It's really too bad that procrastination isn't an Olympic sport, because if it were, I would so have gold medals coming out my ears...
I say this because I'm going to such great lengths to avoid writing this. If I were just a little more dedicated to the fine art of avoidance, I would be painting the kitchen already. Instead of sitting here, making letters appear on an imaginary piece of paper, to send to some imaginary place, where other people may or may not read it...
Part of my yearning to avoid today's entry, in particular, is the fact that the past two days have been so chock-full of events, and I find it exhausting just to think about them, let alone describe each one in the detail each so richly deserves.
Of course, I could follow one of my very favorite pieces of all-round behavioral advice: If a thing is worth doing, it's worth doing badly. Or, perfection is the arch-enemy of excellence. Or, le merlaine aime la friture.
So. Yesterday, I had my first dancing rehearsal with my lovely stage wife, Madison. We tangoed and cha-chaed, and the more we repeated the steps, the more confused I got. I need to write it all down, in code I'll understand and remember -- we're only talking about two minutes' time onstage anyway. But it's my character's entrance, so I'd like it to be good. Madison is an excellent dancer though, and she said it'll be fine. Everyone will be looking at her anyway...
Then, later that same afternoon, I went back to the same building -- South Orange's Baird Cultural Center -- to the opening of an exhibit by a local book arts group. It turns out that I know a few of the artists represented, and as I was already wearing a jacket and tie for rehearsal (which is what Harold would wear), I supposed I might as well get some use out of a freshly-ironed shirt. The opening was crowded, and as usual, I couldn't really look at the work, but ended up having some nice conversations, and made a date for a curator to come over to the house on Wednesday, to look at some work of mine for possible inclusion in a show he's putting together.
And, as if two events in one day weren't enough, later that evening, after John got up from his sick bed, I told him that I wasn't going into New York, to another opening, because I didn't want to leave him here alone when he wasn't feeling well. He said I was being silly, so I checked the train schedules, and had plenty of time to get myself down to the station (still wearing the same semi-dressy outfit from the morning's rehearsal), into the city, down to 14th St. and the opening at Heller Gallery, where I saw a handful of my very favorite people from the world of glass -- everyone said how great I looked, so I didn't tell them that the only reason I've lost so much weight is that I've been too depressed to eat. I stayed for about an hour, and then got back uptown in just enough time to catch the train back home again, and then went around the house, resetting all the clocks I could find. Except for the coffee maker. I don't understand how that one works.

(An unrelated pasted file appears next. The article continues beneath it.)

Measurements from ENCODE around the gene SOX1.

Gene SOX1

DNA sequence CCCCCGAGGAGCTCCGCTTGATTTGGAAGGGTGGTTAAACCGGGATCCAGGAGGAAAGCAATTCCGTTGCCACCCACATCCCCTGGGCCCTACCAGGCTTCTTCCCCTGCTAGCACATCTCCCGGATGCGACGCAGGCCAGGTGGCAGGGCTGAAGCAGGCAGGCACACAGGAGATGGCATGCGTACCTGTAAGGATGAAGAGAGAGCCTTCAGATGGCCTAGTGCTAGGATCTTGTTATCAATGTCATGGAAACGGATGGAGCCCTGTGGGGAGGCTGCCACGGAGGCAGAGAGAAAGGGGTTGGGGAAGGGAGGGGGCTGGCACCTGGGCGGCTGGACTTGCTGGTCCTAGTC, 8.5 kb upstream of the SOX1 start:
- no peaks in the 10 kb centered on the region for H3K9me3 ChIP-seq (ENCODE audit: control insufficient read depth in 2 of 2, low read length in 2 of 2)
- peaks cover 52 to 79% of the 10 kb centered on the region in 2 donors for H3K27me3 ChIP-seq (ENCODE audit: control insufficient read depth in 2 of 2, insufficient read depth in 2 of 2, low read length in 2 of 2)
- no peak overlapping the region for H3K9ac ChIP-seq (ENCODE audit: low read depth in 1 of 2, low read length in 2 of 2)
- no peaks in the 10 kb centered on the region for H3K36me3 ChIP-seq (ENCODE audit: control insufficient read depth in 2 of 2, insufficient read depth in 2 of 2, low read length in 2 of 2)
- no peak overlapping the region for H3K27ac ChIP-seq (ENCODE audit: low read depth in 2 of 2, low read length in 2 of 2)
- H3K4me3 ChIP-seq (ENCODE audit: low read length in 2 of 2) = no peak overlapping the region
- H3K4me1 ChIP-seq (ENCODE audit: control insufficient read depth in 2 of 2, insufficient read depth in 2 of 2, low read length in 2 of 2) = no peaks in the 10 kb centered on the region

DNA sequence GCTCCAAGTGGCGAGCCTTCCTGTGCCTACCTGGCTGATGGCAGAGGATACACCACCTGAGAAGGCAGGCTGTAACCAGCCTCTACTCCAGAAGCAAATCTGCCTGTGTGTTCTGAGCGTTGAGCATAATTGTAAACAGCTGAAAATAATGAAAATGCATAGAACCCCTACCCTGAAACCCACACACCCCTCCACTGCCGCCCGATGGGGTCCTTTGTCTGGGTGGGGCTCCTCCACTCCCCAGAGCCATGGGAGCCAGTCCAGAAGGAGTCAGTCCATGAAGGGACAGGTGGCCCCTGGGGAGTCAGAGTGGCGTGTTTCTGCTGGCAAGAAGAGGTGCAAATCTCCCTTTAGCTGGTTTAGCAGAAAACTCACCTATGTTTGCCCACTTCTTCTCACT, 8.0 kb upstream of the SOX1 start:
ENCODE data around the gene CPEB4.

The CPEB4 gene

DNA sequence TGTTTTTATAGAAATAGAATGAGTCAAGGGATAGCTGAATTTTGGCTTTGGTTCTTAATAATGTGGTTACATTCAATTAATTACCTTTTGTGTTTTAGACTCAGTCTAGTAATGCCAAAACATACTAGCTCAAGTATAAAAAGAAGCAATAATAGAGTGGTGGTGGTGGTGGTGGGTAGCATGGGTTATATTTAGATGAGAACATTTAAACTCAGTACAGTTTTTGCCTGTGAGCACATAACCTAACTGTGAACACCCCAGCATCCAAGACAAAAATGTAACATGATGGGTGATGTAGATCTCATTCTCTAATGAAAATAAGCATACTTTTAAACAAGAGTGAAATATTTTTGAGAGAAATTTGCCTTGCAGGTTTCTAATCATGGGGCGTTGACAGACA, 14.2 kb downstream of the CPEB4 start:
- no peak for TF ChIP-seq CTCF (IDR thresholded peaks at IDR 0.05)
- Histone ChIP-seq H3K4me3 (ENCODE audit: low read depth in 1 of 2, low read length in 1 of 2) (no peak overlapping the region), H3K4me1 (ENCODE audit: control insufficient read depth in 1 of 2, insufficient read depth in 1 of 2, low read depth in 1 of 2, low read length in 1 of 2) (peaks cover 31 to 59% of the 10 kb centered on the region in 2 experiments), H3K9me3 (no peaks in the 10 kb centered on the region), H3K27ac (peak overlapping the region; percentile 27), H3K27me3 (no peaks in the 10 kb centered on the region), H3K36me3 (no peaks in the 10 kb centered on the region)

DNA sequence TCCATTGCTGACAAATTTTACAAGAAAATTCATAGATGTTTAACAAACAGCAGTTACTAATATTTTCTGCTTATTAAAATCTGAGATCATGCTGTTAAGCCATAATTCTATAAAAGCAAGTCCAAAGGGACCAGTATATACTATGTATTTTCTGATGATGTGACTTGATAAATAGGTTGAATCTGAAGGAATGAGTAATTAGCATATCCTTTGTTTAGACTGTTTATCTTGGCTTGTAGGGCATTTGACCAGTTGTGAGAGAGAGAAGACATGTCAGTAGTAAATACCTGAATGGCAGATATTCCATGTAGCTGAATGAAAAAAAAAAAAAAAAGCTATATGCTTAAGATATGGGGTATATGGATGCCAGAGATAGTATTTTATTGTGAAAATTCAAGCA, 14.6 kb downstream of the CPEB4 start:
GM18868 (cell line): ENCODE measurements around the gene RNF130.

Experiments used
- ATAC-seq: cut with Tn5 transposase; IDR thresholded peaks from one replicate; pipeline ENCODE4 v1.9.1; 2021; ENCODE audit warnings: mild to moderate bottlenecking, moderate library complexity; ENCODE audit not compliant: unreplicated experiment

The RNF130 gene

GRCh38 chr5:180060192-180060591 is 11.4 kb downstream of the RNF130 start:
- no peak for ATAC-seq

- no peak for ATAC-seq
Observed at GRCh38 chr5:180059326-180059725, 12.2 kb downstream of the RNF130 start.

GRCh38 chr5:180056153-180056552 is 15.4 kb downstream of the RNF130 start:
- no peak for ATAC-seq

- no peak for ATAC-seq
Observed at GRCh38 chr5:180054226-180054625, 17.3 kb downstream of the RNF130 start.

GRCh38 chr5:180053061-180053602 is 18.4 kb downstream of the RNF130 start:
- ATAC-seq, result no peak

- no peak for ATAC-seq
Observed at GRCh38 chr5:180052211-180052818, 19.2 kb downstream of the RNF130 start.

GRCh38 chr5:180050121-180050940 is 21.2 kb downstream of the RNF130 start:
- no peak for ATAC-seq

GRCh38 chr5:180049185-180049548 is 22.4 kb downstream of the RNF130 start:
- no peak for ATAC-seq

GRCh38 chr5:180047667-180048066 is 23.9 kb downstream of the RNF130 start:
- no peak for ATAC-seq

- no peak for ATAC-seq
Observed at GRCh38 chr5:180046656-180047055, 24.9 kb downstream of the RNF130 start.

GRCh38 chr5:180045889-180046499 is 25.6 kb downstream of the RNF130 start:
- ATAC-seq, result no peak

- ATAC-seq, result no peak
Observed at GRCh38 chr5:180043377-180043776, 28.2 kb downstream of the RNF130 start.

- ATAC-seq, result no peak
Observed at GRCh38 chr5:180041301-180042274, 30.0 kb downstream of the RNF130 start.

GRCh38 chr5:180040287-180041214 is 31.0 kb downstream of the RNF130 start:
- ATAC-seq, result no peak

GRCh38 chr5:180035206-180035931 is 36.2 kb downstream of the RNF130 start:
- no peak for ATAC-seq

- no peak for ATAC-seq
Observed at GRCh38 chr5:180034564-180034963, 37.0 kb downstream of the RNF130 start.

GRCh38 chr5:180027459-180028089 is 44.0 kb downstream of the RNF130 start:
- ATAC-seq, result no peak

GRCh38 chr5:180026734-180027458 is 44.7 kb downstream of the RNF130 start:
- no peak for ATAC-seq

And, today, I set out for the wilds of Western New Jersey again, but this time only as far as Madison, to be part of a reading for a play-in-progress. I was a Bulgarian cartographer who is in Antarctica with a group of other scientists, and I've come down with altitude sickness, and am comatose for nearly two weeks. Very easy to convey to the audience. Later in the draft, though, I had a lot of reading to do, in my cheap fake Bulgarian accent. The play turned out to be much funnier read live, than read on paper, and maybe it's just because I have an active imagination, but I seem to remember, not so much the reading, but the events we were reading about, as though they are now actual events in my past. Strange and wonderful.
And now, I face a sinkful of dirty dishes, and my evening medication, before going to bed. Maybe, now, this blogue entry is the avoidance, and the kitchen work is the thing I'm trying to put off as long as possible?
I also don't like going to bed. The first few minutes of lying there in the dark are often unpleasant for me -- I will feel a wave of generalized anxiety, with what I experience as a continuous reality sliding aside a bit, and allowing -- or forcing -- me to see the arbitrariness and fragility of my existence, and how little holds everything I think of as 'my life' together. A kind of coming loose, I guess.
I also have bad dreams -- or at least I used to, until the new medication that either makes me sleep more soundly, or inhibits remembering my dreams. ln the really bad ones, I tend to hold my breath, because it stops me from crying.
On the other hand, in the morning, I hate hate hate to get up. Maybe it's transitions as a whole that are the problem? And if I had an on/off switch, I'd be more content?
Well, tomorrow looks as though it'll be much less stressful -- taking John to the train station (if he's feeling well enough to go to work, that is), then doing some chores, and going to the gym (at last!) in the early afternoon, and driving down to New Brunswick for choir rehearsal at 7:30.
What would I want my life to be like, otherwise? Is this not nearly perfection? Why am I constantly filled with such dread?
Now, I think that, instead of pondering these deep thoughts, I'll go get my hands wet and soapy, and then climb the stairs, take those little pills, and lie awake in the dark for a while. Until tomorrow arrives. If, as usual, it does.
© 2013 Walter Zimmerman